Music, A Language With No Boundaries
This morning, my Bench Talk will be a little different. I would like to talk about music for just a moment, and then I will ask Mr. Gold and Ms. Warner to join me for a short performance.
Will Laud — you did a nice job imitating my Bench Talk about catching a skunk. If you can imitate this one, I will be impressed.
I have spoken to you on a number of occasions about Vermont, painting a picture of a rustic utopia. Some of you assume, therefore, that I am only interested in Vermonty things — maple syrup, skiing, wood stoves, fall foliage, Ben and Jerry's ice cream . . .
Well, I had another passion when I was your age — music. I started playing the cello when I was 10, and by the time I was a junior in high school, I devoted two to four hours a day to practice over the summer months. While I do not have the time to practice or play the instrument these days, my love of music has not abated and I plan, when I have more time on my hands, to return to the instrument that I love.
Music is a language that has no boundaries. Unlike the spoken or written word, you do not need to understand music in order to be moved by it. Music is the most precise language available to us because it can evoke emotions that are impossible to articulate.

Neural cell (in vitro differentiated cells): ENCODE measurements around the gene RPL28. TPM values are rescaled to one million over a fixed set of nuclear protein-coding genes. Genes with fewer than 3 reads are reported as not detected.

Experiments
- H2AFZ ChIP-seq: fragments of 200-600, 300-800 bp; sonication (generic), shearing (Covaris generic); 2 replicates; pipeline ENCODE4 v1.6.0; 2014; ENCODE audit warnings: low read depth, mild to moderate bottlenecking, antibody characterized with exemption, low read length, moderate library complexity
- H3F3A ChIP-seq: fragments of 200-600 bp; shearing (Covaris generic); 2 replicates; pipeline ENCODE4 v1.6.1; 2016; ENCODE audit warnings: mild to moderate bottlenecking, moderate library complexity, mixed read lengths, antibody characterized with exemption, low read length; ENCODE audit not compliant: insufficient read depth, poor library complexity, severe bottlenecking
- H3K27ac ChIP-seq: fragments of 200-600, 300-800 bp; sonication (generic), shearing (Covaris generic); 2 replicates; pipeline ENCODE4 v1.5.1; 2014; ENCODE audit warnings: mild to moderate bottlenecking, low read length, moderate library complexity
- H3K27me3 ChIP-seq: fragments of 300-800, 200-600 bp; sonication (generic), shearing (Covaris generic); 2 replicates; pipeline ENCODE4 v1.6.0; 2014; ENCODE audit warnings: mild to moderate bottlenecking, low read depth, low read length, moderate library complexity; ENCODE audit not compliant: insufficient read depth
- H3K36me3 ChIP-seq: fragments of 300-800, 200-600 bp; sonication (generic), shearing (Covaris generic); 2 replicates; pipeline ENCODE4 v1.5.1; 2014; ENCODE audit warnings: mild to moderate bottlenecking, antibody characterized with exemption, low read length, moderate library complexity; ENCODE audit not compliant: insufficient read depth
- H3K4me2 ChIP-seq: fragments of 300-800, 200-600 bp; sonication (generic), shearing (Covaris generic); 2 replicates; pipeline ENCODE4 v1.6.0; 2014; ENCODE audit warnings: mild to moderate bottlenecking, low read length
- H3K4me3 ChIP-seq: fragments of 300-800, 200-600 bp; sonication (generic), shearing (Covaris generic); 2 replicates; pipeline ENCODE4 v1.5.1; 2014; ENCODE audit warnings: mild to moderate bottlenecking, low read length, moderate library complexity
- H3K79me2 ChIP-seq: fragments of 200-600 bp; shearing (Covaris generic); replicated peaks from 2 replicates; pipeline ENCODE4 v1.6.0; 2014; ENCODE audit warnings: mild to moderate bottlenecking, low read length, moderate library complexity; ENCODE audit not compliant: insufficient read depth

All of us have an appreciation for music. Although some of your tastes might vary slightly from my own, we all derive some reaction from virtually any piece of music. Think for a moment of songs or pieces that you play in specific situations, whether it is to prepare for an athletic contest, to do your homework, or to relax on a Sunday afternoon. We all have our favorite music for different occasions.
So, this morning, we will play a trio by Schubert. Although I like many genres of music, even country, classical music is my favorite for its complexity, beauty, and power.
To watch (and listen to) the performance, please click here.